The Westbrook Police Department’s latest contract, which allows officers to retire earlier, could result in the loss of nearly a third of department’s veteran officers.

Effective this month, officers can retire after 20 years with the department – down from 25 years. As of July 1, 10 officers in a staff of 37 were eligible to retire, and another sergeant will reach 20 years of service in October. The potential change comes soon after the retirement of two sergeants, Allen Tundel and Mike Sanphy, who joined Westbrook police about 40 years ago.

“It’s potentially a big turnover all at once,” said Capt. Tom Roth. “We’re missing a lot of history, but we’re not going to let anything lapse.”

Roth said the change to a 20-year retirement plan makes Westbrook attractive from a recruiting standpoint. He said the department already has nine candidates for positions in the department. Several come with experience in other departments both in Maine and out of state, he said.

Aside from getting “new blood” into the department, Roth said, the change allows other long-time Westbrook officers to be promoted. He said Detective John Desjardins and Officers Steve Hanlon and Anthony Ciampi will be made sergeants within the coming months, and Sgt. Mike Nugent will be promoted to lieutenant.

“It’s a great time to make a lot of positive change,” he said.

According to Roth, of the 11 officers eligible for retirement between now and October, eight have indicated that they will likely leave the department soon. They are Sgts. Shawn McDermott, Steve Lyons and Alan Twombley, and Officers Bob Flood, Mike Brown, Dennis Ryder, Daniel Austin and Peter Youland. He said the two others eligible for retirement – Officers Steve Pulsoni and Tom Roche – have said they aren’t looking to leave yet. Neither is Roth, also eligible to retire.

“I think it’s more positive than negative,” said Twombley, who will look for another job in law enforcement, about the changes.

Twombley said for some, 20 years as a police officer is enough, but he still loves the job and can see himself sticking with it for another two decades. He said it will be hard to leave the department, which is at a high point under Chief Bill Baker, but the retirement pay – 50 percent of the average salary from an officer’s top three years – is too hard to give up.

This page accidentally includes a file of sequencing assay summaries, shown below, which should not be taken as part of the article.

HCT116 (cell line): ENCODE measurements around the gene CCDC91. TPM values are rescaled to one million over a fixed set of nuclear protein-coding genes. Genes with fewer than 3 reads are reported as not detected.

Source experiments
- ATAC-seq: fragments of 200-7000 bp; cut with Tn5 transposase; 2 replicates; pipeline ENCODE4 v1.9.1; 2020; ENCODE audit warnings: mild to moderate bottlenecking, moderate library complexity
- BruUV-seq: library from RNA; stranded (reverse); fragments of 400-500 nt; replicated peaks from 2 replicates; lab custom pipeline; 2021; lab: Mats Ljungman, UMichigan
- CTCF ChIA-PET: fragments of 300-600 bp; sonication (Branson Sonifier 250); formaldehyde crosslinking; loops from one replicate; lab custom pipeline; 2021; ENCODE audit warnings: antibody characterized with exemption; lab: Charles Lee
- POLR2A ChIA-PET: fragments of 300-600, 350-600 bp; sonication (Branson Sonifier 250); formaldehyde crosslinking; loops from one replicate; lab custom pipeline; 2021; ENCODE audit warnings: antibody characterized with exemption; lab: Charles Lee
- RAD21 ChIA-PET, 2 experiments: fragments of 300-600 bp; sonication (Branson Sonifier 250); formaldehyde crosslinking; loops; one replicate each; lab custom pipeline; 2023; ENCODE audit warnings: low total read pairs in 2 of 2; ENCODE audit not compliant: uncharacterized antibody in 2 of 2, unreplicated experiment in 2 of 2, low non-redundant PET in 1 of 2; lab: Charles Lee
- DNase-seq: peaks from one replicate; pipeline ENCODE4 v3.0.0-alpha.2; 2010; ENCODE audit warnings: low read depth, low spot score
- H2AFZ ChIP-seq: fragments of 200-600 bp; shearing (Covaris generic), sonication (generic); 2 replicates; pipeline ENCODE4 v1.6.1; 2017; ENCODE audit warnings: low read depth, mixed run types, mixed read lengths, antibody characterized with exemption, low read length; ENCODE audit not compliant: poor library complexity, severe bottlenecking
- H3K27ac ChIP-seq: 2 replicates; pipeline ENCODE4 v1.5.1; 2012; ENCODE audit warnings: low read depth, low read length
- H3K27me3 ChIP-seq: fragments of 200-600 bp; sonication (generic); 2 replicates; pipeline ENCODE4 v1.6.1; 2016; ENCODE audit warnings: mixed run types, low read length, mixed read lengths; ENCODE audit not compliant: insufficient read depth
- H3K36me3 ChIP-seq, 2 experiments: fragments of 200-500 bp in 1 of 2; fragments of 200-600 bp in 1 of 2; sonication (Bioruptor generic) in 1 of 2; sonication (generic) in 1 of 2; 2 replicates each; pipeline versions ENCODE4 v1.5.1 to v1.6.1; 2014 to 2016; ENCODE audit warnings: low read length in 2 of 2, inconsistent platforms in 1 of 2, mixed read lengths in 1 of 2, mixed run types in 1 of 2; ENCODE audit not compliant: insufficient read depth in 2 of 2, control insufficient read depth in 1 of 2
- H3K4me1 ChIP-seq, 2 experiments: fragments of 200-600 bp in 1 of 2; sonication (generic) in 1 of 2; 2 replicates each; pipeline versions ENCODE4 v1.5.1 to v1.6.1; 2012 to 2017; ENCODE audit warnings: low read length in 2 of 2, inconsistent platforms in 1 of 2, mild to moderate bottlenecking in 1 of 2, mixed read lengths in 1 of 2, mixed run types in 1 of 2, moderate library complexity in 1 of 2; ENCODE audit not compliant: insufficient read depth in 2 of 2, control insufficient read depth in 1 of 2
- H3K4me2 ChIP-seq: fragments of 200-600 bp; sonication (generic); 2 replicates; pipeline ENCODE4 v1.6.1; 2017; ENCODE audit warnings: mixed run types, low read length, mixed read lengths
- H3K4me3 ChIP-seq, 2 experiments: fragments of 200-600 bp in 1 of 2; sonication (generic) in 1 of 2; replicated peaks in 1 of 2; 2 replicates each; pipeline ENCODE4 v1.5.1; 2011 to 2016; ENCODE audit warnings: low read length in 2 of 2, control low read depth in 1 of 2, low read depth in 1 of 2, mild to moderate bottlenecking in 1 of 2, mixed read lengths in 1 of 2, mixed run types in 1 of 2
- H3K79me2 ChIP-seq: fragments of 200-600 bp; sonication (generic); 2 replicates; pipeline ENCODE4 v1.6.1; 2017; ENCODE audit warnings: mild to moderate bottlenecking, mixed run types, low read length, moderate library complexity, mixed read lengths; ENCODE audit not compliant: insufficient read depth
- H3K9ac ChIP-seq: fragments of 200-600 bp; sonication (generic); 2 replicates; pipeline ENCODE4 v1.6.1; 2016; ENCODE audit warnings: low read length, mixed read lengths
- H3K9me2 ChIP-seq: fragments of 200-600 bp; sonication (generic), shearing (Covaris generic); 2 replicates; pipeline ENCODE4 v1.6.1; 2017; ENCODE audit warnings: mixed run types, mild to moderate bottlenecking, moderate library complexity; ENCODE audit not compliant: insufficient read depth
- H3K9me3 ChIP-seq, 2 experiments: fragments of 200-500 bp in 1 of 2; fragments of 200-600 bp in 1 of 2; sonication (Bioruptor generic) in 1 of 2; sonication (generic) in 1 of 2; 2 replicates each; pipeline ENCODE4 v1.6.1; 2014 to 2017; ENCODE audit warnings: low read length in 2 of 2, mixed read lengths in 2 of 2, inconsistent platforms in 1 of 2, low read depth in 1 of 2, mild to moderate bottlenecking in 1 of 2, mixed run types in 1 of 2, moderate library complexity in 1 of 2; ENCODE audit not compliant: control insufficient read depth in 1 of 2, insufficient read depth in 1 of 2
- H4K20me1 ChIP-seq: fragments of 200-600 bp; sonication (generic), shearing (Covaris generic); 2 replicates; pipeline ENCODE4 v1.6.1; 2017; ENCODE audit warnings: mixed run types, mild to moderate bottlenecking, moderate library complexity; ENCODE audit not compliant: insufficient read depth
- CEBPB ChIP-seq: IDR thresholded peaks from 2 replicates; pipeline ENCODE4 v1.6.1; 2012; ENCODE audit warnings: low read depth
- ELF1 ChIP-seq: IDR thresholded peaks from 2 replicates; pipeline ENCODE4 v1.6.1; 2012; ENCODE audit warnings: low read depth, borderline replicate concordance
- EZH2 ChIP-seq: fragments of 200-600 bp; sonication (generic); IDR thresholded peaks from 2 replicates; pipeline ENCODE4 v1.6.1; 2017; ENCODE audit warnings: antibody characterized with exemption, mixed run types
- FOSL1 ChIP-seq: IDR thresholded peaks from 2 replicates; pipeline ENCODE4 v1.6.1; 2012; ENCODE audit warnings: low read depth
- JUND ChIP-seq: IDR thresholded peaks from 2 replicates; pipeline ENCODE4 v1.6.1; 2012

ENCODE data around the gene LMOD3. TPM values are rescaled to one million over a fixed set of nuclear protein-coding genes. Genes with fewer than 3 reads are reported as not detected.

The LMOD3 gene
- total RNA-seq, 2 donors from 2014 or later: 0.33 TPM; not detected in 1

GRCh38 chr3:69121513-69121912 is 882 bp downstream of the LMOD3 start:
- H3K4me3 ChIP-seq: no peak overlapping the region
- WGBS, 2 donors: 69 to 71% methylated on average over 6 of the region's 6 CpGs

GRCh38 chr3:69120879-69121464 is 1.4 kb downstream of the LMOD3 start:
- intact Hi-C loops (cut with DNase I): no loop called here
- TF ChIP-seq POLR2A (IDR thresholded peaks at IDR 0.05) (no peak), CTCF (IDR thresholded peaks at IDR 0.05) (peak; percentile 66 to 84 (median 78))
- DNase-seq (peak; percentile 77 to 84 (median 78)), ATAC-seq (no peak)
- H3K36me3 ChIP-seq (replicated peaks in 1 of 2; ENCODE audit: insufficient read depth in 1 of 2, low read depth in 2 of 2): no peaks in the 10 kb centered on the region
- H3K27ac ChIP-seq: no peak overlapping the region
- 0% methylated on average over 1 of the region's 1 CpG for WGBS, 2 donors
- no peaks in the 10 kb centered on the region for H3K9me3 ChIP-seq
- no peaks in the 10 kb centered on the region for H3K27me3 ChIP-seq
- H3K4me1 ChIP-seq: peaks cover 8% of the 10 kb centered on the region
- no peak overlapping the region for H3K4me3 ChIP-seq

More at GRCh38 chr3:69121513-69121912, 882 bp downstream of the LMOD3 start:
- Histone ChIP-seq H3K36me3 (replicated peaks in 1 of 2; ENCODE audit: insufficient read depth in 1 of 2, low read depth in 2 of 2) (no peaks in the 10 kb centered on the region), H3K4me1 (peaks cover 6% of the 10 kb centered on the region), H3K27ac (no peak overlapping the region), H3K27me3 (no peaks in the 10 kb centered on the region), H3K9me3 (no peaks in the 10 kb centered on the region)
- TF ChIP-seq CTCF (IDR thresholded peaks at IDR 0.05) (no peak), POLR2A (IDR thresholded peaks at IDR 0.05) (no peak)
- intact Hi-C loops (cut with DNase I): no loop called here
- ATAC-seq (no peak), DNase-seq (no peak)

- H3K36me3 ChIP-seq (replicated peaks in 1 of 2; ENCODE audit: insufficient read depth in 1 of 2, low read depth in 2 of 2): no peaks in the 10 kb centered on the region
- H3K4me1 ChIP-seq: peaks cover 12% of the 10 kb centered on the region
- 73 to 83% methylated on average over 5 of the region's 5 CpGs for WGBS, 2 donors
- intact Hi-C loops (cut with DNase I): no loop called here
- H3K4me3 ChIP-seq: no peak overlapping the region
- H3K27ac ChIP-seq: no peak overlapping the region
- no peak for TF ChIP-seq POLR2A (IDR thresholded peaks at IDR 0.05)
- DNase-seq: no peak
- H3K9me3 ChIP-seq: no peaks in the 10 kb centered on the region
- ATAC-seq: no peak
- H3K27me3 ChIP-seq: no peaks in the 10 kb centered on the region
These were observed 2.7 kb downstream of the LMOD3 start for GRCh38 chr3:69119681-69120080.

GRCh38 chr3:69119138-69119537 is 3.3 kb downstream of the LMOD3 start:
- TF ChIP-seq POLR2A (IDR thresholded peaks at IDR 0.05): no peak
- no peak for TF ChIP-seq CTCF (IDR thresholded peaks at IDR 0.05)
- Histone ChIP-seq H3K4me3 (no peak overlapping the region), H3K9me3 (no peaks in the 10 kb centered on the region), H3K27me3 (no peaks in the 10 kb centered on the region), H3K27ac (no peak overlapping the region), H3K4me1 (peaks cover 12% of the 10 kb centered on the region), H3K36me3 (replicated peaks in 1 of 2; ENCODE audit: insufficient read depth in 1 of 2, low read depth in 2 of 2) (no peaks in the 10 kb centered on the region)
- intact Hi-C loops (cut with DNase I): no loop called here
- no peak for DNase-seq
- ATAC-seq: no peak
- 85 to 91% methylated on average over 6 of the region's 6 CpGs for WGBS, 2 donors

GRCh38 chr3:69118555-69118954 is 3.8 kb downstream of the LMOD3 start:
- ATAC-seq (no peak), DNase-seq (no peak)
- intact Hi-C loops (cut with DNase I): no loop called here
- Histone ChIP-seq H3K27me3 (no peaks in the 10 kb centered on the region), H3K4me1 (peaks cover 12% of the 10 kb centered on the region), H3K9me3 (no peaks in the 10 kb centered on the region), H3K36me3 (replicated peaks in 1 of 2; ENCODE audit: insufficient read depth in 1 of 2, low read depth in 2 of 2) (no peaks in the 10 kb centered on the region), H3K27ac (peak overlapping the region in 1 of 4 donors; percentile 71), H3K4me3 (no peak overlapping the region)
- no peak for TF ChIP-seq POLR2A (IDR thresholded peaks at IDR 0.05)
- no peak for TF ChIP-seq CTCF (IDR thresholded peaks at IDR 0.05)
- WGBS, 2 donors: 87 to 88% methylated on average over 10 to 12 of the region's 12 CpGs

Ryder and Brown, who are both leaving this month, reiterated Twombley’s sentiment about the state of the department.

“This past year has been great and making it hard to leave, but I feel it is time. The city of Westbrook is very fortunate to have a police chief like William Baker,” said Ryder, who has no specific plans for his retirement, which begins Tuesday, but instead will “wing it.”

“I think, with this chief, the department will be just fine,” said Brown about the effect of the turnover. Brown, who has been serving a special role as a traffic enforcement officer for the past several months, will take a position with the Gorham Police Department at the end of the month, just three days after he retires from Westbrook.

Brown said in his 21 years with the department, he has seen a lot of changes – from the equipment, such as revolvers being replaced with semi-automatic handguns, to the cruisers, which were once without air conditioning and are now equipped with laptops.

According to Ryder, who has also been with the department for 21 years, his job will leave him with both good and bad memories. Getting new faces into the department, Twombley said, should make up for the institutional knowledge that will be lost.

Baker is on vacation this week and unavailable to comment.

Mike Starn, spokesman for the Maine Municipal Association, said all departments should try to have a balance of new blood and experience. He said this kind of large turnover isn’t unusual – and will become more frequent as baby boomers reach retirement age.

“It’s something every organization and every community should be thinking about,” he said. “It’s just something that naturally takes place from time to time.”


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